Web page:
Since I saw his film ‘Oldboy‘ in 2003, Park Chan-wook has been one of my favorite directors. I was in complete awe of that movie and immediately needed to find out what else he had done. Upon some research, I ended up buying ‘Sympathy for Mr. Vengenace’, and loved that flick too. Since then, I’ve tried to see everything Park has made, including ‘Lady Vengeance’ and his vampire film ‘Thirst’. Now, Park’s first English-language film, titled ‘Stoker’, proves that the Korean director still has what it takes to be at the top of his trade.
I have no doubt that you’ll leave the theater creeped out, puzzled and possibly terrified after watching ‘Stoker’. Park has created a very suspenseful and incredibly eerie blood-spattered thriller. At first, I didn’t know what to expect from the film, since it was written by Wentworth Miller, the lead actor from the hit TV series ‘Prison Break’. No need to worry, with Park’s eye and Miller’s writing, this golden piece of cinema will resonate for years to come.
The story centers on a teenage girl named India (Mia Wasikowska). The unexpected death of her father (Dermot Mulroney) leaves India and her mother Evelyn (Nicole Kidman) alone in a big house. At the funeral service, she meets her uncle Charlie (Matthew Goode), who she never knew about and who claims that he has been traveling and working abroad for many years.
As the day goes long, Charlie’s attitude and mannerisms become very unsettling. The tension between him and Evelyn is so thick that you can pour it over pancakes. India knows something isn’t right. Charlie then decides to stay in the house for a while. From here, we learn more about Charlie and some very dark family secrets that shouldn’t be let out.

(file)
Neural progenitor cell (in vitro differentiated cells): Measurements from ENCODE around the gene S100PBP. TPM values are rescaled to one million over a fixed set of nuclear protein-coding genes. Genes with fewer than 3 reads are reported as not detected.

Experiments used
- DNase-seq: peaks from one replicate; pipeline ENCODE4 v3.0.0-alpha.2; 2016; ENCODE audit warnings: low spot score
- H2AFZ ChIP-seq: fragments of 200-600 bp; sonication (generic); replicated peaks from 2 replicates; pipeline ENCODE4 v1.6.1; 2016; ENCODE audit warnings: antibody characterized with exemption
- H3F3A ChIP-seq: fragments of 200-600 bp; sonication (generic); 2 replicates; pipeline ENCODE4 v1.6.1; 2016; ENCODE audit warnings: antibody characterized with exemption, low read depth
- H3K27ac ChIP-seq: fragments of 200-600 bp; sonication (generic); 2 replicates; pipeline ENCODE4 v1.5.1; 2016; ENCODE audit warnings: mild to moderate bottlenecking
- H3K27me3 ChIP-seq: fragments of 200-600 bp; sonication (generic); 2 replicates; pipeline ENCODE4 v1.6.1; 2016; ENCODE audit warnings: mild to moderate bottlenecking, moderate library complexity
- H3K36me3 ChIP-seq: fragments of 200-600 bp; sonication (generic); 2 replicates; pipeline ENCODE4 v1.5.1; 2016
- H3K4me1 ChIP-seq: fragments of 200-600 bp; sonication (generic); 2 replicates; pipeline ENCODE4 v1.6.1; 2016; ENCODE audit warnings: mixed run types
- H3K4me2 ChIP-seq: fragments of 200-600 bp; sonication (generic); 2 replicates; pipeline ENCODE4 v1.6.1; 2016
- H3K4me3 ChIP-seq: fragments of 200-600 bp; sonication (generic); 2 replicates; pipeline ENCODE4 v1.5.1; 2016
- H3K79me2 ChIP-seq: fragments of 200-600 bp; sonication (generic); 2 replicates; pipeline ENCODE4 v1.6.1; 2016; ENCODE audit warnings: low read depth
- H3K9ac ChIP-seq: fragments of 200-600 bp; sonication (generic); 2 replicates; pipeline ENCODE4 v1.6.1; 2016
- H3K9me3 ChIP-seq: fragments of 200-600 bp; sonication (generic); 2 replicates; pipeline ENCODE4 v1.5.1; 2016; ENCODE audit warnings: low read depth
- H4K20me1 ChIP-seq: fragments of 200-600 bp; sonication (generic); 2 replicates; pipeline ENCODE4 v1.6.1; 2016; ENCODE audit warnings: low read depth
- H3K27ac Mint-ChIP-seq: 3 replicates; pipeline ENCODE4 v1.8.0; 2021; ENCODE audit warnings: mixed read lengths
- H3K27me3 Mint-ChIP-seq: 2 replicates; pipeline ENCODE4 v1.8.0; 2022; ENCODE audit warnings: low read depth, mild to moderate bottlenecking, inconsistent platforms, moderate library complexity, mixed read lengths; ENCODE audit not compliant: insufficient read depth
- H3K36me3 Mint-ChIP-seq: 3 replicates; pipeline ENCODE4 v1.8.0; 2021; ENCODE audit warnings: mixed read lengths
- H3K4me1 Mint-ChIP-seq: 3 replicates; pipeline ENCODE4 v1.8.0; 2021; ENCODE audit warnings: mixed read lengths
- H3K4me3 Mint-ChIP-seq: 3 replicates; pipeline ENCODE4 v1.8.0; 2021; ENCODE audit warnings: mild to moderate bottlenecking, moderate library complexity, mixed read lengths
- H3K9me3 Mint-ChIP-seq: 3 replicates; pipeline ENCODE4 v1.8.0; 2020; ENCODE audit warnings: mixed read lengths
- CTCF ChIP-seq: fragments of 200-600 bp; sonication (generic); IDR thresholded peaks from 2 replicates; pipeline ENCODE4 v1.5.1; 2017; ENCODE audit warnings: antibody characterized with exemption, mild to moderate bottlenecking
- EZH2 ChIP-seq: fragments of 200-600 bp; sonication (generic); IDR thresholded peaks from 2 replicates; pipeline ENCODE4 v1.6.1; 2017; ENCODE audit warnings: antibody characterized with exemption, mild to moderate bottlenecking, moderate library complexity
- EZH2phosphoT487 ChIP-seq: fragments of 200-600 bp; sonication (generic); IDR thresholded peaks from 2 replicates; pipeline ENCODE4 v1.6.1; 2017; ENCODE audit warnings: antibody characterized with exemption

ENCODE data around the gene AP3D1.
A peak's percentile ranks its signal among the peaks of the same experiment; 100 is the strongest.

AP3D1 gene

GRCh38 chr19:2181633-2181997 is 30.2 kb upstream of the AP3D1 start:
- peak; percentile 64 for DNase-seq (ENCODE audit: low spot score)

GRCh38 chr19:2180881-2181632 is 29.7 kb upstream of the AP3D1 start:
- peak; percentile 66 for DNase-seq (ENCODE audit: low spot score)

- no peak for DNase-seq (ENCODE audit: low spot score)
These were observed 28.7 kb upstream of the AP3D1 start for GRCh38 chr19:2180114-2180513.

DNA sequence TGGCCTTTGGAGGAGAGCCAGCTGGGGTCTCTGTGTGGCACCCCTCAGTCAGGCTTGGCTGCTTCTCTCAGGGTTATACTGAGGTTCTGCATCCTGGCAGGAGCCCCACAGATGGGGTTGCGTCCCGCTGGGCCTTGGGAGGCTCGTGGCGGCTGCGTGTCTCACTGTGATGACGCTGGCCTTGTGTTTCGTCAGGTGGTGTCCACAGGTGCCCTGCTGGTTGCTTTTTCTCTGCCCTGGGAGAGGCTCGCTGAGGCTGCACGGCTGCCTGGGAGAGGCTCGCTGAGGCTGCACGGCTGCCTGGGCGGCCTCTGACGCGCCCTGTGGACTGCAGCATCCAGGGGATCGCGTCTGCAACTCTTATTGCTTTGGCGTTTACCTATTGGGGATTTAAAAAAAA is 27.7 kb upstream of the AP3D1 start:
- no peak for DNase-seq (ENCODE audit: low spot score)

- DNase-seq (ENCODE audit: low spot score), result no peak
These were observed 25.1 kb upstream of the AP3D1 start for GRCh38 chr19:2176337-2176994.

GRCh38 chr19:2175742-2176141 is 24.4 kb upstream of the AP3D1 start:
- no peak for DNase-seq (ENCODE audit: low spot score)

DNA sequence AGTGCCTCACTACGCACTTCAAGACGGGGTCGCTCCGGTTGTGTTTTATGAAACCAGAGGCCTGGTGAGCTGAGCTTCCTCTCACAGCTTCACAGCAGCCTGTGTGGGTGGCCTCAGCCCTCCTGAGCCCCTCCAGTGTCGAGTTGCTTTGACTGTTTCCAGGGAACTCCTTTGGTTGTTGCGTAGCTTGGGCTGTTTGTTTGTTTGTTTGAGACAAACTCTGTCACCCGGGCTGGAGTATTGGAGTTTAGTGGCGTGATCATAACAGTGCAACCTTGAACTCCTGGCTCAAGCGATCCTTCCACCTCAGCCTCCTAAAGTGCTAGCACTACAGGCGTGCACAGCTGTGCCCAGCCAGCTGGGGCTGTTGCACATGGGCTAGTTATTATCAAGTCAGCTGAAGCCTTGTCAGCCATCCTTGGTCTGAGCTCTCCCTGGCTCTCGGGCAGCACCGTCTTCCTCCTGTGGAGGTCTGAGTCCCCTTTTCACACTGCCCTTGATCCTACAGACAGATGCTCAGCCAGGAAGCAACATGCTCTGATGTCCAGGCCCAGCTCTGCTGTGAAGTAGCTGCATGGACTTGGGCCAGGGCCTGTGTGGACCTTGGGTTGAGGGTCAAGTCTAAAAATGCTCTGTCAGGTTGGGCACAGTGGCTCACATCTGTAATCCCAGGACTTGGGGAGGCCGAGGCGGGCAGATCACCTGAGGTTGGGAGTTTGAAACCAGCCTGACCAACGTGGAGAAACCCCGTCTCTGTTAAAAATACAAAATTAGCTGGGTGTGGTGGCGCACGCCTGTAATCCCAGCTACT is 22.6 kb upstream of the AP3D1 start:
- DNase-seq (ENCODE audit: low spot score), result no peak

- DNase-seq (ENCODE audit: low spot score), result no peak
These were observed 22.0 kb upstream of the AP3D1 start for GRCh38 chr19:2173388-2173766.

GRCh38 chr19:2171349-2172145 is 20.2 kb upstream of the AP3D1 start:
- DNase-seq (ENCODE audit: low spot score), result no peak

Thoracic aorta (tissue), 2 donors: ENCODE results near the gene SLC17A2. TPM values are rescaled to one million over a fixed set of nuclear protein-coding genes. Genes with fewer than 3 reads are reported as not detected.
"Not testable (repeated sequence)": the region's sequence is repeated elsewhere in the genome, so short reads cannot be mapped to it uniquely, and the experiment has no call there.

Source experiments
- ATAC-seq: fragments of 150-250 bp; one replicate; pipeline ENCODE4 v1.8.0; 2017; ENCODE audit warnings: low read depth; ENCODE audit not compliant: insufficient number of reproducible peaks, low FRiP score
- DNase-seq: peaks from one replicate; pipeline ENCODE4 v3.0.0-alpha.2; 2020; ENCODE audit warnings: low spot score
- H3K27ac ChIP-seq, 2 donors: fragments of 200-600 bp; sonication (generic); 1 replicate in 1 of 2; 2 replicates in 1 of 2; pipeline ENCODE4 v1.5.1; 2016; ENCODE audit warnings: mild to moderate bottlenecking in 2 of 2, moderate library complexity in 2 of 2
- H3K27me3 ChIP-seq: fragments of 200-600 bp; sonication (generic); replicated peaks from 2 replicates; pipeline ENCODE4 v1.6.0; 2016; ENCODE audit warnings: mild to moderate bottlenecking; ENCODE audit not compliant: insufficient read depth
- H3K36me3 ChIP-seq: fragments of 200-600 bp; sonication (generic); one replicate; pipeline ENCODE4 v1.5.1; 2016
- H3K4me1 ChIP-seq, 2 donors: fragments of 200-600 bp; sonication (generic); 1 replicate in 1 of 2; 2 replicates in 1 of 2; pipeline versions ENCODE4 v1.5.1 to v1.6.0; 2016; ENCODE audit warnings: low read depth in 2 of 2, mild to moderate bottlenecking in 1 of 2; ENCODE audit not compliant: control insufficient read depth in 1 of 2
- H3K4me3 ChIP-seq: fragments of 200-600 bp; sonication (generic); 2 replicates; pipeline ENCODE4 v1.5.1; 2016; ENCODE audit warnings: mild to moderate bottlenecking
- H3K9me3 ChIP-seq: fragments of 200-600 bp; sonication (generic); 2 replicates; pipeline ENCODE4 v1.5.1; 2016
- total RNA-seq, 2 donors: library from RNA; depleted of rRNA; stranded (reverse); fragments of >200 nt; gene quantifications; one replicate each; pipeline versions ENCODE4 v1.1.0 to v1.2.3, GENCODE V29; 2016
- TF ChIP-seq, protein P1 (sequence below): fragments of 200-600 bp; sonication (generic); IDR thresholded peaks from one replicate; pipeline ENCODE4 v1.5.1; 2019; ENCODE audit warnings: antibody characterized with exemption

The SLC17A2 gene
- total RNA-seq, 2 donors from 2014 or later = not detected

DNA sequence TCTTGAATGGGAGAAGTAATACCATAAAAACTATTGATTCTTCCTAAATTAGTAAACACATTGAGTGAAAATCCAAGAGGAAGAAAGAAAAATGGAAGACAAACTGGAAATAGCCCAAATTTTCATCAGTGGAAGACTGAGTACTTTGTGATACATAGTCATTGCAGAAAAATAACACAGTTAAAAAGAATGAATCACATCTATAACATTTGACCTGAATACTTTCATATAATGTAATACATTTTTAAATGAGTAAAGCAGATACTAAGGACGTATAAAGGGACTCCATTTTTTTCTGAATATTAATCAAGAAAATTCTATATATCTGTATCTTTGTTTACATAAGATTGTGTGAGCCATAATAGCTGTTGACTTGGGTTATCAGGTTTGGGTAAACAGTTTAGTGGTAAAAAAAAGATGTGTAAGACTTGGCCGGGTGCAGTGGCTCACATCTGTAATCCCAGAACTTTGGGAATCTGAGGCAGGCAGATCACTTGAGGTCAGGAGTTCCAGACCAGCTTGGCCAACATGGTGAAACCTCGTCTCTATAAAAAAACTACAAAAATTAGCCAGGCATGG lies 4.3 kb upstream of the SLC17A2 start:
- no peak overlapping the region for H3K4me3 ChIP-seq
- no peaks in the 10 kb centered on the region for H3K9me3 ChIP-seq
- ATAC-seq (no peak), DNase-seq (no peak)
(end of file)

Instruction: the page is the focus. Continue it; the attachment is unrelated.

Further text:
Miller took his cues from Alfred Hithcock’s 1943 film ‘Shadow of a Doubt’, with which ‘Stoker’ shares characters and the beginning of the plotline. Reportedly, Miller is already writing a prequel to the film. His screenplay is pretty good, but where it has gaps, Park takes over with his astounding visual style, which will leave viewers constantly on edge. Sound effects are heightened for even the most minute noises, which made me squirm and sweat.
The acting is exceptional all around. Kidman does an amazing job as a mother who would rather shop than take care of her kid, and Goode might just win an award for playing the creepiest guy on film. His performance and the way he acts around India are truly unsettling. Wasikowska is the headline here as she plays an off-beat teenager with a sinister urge to perfection, who never really lets us know which way she wants to go. Does she want become a warrior or does she want to become the monster? ‘Stoker’ will leave you disturbed for days, but wanting to come back for more.